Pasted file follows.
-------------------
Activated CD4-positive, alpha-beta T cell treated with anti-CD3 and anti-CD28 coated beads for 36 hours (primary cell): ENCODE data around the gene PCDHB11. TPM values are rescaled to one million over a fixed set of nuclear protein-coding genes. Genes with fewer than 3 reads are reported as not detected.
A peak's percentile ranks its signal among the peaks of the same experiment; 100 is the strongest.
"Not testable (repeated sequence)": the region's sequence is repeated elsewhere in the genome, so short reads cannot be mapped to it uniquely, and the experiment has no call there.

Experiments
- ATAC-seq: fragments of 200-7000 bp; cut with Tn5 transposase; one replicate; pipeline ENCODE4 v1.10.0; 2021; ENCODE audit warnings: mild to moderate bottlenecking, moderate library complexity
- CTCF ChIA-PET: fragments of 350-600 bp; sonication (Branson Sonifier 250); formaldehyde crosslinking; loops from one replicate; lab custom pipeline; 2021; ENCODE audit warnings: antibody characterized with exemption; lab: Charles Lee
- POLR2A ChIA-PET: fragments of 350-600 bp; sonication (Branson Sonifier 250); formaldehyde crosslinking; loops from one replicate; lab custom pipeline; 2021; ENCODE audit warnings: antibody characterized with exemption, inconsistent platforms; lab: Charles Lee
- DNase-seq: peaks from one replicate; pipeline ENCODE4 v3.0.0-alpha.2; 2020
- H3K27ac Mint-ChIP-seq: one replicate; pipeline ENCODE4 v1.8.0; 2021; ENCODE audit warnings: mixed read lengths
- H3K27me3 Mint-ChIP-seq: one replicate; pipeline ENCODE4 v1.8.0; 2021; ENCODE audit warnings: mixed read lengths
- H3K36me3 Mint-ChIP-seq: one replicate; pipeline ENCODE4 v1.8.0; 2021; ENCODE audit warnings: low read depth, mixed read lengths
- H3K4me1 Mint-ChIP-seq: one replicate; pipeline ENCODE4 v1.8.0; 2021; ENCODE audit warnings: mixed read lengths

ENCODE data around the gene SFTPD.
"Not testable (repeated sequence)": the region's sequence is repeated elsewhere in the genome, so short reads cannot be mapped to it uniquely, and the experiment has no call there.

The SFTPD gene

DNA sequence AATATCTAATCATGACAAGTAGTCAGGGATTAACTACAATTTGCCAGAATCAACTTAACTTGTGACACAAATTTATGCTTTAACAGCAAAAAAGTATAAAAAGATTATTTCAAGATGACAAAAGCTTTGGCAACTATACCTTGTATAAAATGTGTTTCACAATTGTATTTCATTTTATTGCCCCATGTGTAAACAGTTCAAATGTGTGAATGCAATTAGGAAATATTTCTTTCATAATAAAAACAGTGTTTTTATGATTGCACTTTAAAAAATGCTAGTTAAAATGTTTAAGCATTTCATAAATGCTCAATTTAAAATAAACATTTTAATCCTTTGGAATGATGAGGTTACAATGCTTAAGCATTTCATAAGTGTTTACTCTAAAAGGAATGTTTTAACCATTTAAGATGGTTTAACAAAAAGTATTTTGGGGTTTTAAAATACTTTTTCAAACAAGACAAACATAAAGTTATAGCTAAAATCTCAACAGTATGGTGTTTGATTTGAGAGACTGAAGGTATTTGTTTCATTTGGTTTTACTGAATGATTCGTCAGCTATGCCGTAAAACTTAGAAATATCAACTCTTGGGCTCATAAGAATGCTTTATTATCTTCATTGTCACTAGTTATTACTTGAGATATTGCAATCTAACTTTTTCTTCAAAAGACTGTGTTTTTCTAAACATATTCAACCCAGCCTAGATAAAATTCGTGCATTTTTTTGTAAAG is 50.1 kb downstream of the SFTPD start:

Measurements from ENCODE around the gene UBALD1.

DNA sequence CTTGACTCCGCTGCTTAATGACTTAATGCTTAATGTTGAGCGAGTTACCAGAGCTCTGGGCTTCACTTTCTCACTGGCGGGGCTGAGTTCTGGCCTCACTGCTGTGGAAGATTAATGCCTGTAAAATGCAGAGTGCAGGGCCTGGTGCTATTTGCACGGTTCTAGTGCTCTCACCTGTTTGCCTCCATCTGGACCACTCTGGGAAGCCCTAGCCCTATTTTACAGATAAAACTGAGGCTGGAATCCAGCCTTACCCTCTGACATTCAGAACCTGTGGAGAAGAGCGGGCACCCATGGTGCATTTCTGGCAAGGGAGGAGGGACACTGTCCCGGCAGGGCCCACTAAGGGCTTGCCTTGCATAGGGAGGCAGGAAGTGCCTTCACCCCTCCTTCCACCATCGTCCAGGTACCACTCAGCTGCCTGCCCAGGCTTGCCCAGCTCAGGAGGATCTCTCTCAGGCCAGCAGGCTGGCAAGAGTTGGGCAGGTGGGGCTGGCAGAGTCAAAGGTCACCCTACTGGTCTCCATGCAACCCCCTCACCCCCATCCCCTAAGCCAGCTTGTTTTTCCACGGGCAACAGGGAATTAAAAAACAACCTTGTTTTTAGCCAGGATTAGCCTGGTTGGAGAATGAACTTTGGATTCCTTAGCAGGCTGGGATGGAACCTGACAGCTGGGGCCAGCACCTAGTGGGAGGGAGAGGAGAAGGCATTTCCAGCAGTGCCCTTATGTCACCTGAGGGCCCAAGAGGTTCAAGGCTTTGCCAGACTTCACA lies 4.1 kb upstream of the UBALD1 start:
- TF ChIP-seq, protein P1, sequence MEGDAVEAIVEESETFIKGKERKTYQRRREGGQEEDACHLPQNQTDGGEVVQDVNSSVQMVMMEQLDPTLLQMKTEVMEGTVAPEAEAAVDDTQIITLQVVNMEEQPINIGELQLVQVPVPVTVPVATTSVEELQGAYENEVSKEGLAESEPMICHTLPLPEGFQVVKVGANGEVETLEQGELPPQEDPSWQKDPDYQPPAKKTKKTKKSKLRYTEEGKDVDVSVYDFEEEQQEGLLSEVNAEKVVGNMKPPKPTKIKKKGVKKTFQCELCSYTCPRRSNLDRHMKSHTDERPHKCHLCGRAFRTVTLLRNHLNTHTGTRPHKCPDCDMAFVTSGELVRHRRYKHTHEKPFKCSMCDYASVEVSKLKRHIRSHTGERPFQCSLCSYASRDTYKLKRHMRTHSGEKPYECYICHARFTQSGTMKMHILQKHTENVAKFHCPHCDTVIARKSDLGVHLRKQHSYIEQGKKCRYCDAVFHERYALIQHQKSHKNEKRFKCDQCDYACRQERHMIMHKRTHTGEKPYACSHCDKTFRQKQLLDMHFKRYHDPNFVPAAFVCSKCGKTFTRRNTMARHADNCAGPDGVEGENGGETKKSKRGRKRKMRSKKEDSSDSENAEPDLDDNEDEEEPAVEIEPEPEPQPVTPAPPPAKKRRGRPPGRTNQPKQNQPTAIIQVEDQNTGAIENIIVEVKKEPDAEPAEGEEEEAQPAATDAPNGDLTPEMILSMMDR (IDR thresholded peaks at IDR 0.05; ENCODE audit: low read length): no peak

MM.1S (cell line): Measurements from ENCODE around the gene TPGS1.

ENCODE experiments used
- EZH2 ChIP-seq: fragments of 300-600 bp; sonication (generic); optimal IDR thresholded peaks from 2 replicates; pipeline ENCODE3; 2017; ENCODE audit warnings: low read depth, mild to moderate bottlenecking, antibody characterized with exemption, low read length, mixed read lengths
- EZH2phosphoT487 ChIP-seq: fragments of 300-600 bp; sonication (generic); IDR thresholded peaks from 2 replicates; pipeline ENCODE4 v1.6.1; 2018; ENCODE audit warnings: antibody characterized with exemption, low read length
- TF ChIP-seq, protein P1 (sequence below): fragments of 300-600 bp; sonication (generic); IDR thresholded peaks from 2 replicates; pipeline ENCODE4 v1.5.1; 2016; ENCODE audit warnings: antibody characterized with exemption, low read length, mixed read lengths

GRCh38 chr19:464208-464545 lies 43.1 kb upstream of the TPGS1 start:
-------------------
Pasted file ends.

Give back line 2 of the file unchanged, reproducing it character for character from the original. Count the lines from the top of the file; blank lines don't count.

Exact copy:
A peak's percentile ranks its signal among the peaks of the same experiment; 100 is the strongest.